A NEW documentary about a tiny club, where rock legends The Rolling Stones, The Who and Eric Clapton played in the 60s, is to premiere at a prestigious film festival in London.

Suburban Steps To Rockland is an independent film about the Ealing Club, produced by 62 Films and directed by Giorgio Guernier.

The smoky basement venue, down a set of stairs across the road from Ealing Broadway tube station, helped establish the careers of numerous rock stars.

The roll call of revellers who played or hung out there reads like a Who’s Who of British Blues.

The film’s key contributors include, Cream’s Ginger Baker and front man Jack Bruce (giving one of his last broadcast interviews before his death, along with Paul Jones of Manfred Mann and Eric Burdon of The Animals.

The Rolling Stones first met at the club and were resident band there for six months between 1962 and 1963.

The film, a blend of interviews, archive footage and animation, has been selected to debut at the Doc'n Roll Film Festival in November and a trailer is now out.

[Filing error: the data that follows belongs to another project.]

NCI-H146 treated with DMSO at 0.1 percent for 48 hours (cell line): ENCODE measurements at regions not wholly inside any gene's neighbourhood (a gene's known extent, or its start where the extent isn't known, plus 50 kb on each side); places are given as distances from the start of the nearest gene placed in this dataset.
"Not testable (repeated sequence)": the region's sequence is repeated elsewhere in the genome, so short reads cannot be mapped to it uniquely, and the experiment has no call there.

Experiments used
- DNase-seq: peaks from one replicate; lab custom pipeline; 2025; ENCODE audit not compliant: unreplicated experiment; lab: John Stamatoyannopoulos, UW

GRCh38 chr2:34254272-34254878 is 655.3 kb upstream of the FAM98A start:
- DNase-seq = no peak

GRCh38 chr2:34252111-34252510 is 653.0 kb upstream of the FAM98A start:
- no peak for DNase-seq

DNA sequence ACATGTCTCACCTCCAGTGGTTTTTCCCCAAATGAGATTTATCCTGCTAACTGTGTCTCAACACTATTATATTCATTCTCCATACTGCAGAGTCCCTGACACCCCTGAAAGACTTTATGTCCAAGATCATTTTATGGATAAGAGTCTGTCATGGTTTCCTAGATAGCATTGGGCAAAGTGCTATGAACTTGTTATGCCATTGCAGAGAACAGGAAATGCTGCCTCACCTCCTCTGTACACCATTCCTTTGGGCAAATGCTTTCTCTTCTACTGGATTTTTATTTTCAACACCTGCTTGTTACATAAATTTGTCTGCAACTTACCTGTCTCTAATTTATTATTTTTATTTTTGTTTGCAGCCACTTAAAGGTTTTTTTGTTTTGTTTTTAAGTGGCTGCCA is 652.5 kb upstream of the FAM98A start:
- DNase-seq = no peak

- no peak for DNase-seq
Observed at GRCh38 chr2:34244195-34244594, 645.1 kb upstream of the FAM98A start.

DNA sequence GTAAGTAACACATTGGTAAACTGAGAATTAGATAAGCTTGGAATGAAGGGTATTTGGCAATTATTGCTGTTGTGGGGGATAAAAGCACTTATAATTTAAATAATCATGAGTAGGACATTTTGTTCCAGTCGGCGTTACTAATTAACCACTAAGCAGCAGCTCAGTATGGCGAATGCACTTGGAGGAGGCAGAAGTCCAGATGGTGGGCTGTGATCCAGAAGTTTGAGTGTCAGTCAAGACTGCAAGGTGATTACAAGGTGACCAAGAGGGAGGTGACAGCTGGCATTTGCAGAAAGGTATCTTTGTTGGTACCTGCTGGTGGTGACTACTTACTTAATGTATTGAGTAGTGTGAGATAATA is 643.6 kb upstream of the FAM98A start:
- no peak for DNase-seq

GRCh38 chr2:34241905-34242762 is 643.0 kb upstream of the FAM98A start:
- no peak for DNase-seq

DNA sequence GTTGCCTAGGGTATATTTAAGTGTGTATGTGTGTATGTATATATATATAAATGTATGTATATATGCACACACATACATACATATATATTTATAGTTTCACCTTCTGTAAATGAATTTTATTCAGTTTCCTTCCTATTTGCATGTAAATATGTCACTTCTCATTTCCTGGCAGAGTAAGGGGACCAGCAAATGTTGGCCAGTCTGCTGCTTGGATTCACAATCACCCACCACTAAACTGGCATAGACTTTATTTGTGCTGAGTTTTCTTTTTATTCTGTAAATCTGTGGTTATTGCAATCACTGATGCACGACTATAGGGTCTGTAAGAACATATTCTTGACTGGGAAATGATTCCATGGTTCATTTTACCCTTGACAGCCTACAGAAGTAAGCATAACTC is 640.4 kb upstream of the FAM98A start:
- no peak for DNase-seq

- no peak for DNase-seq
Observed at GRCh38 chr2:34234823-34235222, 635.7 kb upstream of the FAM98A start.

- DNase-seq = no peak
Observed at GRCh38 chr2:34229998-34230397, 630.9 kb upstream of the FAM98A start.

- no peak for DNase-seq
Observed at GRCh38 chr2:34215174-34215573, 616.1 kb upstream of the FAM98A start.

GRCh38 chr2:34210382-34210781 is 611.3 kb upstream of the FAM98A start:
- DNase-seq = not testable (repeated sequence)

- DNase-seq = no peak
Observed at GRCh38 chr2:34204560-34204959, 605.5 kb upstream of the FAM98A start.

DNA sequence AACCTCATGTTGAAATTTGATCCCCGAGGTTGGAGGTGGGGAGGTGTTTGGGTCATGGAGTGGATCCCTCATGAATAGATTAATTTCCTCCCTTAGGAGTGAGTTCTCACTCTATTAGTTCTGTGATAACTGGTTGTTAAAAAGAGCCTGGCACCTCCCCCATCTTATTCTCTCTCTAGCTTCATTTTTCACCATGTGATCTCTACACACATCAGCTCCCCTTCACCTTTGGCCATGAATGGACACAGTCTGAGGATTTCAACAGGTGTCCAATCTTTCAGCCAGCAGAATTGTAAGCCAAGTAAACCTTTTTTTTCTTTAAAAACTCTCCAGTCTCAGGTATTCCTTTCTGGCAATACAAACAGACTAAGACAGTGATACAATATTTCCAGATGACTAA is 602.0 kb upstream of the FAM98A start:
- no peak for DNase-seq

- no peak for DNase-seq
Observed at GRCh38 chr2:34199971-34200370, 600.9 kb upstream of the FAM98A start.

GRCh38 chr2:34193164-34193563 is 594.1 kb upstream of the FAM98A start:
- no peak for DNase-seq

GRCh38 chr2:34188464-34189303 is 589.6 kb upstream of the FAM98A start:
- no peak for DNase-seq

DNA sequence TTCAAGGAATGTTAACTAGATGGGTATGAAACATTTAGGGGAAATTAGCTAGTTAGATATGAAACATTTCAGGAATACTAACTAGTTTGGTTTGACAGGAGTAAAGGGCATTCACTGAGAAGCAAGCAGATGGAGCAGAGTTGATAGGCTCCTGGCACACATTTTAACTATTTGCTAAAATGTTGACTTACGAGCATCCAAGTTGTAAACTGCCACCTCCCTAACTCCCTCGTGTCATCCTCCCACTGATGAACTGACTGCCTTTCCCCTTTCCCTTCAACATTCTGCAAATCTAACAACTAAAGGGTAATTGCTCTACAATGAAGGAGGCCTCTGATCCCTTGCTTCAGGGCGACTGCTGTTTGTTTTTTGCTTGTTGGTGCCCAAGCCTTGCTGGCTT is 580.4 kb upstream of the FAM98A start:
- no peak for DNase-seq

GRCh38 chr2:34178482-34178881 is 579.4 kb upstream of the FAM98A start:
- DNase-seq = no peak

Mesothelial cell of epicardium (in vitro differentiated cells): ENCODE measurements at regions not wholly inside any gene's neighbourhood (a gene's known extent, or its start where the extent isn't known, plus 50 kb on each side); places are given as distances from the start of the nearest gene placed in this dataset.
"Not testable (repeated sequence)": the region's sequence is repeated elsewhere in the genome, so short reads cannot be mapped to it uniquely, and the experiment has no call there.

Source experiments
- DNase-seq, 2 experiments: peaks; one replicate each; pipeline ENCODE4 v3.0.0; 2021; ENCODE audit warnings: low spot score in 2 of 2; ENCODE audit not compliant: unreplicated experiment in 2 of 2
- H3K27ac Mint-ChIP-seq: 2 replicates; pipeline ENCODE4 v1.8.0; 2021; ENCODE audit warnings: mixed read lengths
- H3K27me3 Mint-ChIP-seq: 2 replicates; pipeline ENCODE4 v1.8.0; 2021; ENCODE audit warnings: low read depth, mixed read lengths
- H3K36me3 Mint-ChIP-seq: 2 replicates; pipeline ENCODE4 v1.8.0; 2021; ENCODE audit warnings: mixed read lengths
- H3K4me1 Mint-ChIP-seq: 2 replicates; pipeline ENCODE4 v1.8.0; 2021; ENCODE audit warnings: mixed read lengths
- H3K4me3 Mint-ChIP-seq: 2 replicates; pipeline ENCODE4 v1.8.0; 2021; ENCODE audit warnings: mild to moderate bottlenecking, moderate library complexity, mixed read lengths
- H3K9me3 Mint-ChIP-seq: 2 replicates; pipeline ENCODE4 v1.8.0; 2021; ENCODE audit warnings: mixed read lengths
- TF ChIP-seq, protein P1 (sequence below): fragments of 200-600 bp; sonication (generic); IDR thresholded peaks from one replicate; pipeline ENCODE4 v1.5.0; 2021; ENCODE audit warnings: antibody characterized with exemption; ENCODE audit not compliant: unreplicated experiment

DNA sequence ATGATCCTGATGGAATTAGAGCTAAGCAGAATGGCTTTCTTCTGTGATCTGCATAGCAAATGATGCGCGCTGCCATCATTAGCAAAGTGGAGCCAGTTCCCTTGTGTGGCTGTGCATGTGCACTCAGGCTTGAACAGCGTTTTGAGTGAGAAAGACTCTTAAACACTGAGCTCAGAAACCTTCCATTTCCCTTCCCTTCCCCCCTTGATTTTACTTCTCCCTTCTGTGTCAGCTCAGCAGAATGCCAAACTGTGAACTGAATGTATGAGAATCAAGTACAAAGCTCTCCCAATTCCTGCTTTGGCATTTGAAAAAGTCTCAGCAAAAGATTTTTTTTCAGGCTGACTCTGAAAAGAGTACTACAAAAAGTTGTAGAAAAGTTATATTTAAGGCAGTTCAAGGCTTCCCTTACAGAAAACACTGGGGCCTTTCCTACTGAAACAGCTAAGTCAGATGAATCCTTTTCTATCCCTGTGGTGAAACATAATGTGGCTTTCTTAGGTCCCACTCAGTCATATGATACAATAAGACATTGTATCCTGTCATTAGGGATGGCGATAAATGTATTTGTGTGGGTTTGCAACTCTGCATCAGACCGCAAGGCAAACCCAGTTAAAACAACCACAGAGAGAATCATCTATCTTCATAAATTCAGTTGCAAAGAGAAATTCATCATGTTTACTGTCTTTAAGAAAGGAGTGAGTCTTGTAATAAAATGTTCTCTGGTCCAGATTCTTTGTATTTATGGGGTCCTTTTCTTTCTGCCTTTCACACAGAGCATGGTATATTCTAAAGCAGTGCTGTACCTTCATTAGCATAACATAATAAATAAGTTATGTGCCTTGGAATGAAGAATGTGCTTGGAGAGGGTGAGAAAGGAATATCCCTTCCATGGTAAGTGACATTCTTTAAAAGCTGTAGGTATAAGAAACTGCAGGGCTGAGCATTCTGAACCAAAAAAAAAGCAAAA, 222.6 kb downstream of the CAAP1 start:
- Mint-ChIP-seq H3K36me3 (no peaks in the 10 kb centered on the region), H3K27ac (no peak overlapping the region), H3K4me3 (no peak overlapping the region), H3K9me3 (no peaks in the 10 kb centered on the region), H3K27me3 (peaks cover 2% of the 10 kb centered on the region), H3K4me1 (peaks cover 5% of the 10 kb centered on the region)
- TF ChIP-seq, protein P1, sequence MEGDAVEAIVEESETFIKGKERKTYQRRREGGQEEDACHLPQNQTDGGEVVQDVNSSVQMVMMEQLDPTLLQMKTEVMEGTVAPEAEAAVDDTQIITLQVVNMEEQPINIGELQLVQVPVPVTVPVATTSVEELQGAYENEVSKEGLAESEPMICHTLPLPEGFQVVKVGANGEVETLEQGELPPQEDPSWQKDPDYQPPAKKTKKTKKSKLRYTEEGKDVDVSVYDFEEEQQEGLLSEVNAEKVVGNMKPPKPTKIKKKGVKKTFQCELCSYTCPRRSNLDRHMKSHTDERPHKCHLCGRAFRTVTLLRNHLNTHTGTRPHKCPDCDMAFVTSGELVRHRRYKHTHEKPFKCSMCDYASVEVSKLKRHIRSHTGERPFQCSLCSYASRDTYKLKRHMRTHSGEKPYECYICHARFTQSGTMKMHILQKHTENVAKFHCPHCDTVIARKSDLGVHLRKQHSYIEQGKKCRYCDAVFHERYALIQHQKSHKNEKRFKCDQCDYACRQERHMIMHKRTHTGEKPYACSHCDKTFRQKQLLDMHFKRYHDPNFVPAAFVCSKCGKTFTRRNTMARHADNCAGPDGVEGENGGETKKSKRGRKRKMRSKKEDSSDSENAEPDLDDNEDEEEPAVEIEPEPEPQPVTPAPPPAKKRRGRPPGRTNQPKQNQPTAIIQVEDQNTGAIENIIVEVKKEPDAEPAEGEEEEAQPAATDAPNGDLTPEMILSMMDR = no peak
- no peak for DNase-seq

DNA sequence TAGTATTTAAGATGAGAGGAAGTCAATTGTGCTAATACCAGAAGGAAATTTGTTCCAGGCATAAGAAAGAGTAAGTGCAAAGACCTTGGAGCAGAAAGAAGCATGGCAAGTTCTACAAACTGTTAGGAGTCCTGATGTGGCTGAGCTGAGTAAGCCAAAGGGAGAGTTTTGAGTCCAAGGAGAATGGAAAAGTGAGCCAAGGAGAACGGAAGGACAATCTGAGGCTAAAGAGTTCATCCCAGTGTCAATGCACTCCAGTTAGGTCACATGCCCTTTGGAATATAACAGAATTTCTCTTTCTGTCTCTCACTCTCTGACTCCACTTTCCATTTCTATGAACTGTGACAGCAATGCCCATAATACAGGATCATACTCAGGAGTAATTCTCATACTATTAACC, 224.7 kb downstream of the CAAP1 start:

Supported by the BFI and Film London, the event showcases original music documentaries from all over the world.

The club’s story began when electric Blues pioneers Alexis Korner and Cyril Davies - deemed just too loud for the jazz crowd at the Marquee Club – met Iranian student Fery Asgari, an events manager at the club.

With the help of Art Wood, Ronnie Wood’s brother, Britain’s first Rhythm and Blues venue was born on March 17, 1962. The club quickly became known as the Moist Hoist because of the condensation which ran down the walls during crowded gigs.

It soon became the focal point for fledgling musicians like The Who’s Pete Townshend and Mick Jagger.

For tickets to the screening, go to: http://www.docnrollfestival.com/films/suburban-steps-to-rockland-the-story-of-the-ealing-club/

Demand has been so great that another 100 tickets have been added as the original screening sold out. The film will now be moved to a larger screening room.